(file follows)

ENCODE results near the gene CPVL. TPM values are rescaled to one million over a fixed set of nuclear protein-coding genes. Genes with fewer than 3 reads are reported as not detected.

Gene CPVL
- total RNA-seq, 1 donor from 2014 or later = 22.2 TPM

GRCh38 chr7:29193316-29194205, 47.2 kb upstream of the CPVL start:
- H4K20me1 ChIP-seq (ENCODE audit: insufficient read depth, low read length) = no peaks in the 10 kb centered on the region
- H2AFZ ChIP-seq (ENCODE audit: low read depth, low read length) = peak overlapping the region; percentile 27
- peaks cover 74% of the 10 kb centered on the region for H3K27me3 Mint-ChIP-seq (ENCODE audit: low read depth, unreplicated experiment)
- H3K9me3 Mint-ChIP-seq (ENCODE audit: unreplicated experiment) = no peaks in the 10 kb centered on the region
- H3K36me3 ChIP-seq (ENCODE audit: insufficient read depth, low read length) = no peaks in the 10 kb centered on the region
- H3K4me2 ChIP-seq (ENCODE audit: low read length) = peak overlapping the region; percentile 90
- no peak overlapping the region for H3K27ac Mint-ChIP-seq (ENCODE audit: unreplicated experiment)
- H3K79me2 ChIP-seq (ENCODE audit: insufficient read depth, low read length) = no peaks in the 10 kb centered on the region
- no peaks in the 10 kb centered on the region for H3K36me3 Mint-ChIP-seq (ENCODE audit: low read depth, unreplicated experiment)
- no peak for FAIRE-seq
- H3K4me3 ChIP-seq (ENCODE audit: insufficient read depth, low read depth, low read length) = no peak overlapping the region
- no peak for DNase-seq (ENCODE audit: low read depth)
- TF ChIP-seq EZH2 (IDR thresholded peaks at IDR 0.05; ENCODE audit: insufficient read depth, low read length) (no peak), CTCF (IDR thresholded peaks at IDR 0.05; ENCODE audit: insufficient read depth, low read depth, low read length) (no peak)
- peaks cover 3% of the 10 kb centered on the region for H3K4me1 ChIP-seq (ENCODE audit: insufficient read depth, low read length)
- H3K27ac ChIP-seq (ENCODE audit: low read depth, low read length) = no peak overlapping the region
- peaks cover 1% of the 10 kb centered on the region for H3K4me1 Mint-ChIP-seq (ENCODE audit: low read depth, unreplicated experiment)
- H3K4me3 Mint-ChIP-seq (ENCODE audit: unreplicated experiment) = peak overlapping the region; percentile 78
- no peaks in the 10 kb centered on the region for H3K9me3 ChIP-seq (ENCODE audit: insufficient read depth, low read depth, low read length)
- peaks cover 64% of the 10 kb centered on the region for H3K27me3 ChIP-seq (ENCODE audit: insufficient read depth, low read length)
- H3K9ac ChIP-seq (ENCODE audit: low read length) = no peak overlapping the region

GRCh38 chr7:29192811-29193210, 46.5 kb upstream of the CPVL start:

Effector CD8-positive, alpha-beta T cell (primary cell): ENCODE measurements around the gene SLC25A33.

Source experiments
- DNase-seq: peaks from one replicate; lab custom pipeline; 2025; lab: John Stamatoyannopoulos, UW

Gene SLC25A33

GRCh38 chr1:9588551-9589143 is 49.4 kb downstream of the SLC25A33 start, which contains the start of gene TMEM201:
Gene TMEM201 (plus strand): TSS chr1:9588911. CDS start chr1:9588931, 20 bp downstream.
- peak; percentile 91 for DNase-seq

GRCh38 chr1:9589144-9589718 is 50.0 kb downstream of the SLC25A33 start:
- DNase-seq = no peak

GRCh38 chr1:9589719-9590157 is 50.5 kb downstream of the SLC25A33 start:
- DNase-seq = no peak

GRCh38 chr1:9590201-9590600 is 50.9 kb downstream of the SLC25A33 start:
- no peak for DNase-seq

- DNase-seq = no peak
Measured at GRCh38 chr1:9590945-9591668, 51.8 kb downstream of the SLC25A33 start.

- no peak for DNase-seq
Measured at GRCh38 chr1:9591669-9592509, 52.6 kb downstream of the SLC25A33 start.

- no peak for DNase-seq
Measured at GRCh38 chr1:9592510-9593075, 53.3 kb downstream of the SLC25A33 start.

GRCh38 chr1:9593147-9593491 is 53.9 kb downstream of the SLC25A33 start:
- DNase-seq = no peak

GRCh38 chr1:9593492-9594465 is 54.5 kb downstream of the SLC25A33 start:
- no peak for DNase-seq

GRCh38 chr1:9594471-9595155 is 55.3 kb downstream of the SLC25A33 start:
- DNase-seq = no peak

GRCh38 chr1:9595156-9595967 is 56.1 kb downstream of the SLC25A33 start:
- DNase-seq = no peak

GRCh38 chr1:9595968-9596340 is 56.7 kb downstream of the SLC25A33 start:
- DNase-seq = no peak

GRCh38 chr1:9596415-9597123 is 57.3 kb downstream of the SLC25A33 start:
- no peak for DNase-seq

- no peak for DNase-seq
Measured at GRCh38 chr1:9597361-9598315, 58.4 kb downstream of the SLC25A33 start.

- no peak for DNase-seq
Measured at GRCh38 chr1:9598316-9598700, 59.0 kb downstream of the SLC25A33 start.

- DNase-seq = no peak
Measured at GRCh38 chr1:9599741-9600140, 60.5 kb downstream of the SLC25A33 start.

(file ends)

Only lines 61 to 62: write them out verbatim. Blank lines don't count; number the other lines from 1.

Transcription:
- DNase-seq = no peak
Measured at GRCh38 chr1:9599741-9600140, 60.5 kb downstream of the SLC25A33 start.